up the hill to near Aksaray. From there we walked along a very large and busy street to a little Cafe, where my friend Ayse had once worked, and where she met her boyfriend. We played Backgammon and checkers for a while before resuming our walk through the city. We wandered down the main street until we got to a small very busy street in an area that was pedestrianized. It was a really neat little area, there was a park a ways down the little street with every bench full of people. A nice water fountain in the middle. we bought a little cake thing and ate it, then walked back to the tram line on the major street we had been on, and took the tram to the metro bus line, which even on the sunday we were there ran a single-bendy bus every 20 seconds in both directions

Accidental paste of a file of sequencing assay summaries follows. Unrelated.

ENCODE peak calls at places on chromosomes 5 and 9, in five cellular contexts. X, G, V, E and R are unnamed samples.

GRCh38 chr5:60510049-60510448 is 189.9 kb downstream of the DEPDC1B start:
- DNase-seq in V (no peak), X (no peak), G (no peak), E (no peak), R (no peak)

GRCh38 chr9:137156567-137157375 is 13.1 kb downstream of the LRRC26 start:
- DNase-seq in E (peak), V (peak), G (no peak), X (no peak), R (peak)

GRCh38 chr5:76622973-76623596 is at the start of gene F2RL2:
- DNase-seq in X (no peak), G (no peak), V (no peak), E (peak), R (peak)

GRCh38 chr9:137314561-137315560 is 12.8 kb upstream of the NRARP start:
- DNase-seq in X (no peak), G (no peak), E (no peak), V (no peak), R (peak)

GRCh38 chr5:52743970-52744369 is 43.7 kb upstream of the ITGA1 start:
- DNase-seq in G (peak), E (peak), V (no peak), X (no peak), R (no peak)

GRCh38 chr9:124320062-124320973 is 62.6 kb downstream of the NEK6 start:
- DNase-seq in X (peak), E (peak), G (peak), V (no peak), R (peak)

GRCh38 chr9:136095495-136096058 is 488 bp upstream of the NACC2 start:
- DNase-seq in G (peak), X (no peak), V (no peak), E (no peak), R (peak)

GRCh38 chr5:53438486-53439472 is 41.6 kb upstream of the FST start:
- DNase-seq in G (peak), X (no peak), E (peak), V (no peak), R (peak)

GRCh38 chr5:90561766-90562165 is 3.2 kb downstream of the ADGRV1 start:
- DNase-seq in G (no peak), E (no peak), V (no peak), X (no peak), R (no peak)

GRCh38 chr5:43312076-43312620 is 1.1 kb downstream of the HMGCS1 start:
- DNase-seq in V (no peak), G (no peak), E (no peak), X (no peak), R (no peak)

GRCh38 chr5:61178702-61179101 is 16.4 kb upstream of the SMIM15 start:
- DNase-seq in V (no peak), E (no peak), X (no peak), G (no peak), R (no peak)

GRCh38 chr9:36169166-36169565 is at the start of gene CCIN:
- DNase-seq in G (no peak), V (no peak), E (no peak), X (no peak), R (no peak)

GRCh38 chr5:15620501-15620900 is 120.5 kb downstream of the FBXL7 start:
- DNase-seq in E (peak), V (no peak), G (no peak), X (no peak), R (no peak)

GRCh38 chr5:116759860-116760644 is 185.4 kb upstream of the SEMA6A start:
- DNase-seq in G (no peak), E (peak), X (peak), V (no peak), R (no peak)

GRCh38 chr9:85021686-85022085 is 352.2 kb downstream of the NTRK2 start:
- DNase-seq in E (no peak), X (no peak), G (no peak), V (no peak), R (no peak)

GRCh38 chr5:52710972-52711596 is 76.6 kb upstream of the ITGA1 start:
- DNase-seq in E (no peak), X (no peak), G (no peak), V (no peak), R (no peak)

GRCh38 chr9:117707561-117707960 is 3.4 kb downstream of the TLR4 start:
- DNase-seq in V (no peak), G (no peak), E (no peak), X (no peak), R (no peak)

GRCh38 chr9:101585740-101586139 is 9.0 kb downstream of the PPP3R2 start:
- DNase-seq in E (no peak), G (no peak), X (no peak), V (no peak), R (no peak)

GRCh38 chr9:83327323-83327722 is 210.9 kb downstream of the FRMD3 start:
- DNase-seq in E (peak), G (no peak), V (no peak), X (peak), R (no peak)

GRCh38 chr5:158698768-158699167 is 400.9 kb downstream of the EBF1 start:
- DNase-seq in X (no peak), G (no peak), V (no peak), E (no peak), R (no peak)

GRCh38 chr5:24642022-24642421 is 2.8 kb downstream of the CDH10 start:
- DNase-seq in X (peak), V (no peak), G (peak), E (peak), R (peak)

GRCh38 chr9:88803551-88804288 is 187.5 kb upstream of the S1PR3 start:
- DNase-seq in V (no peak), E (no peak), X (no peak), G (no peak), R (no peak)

(On weekdays they run double-bendies every 14 seconds). This bus took us straight back to the metro station that I had met her at, and we parted ways at the subway station.
From there I took the metro to Darussafaka Station, and proceeded to walk about 2 miles down the hill to Istinye, which is a little waterfront village/district of Istanbul.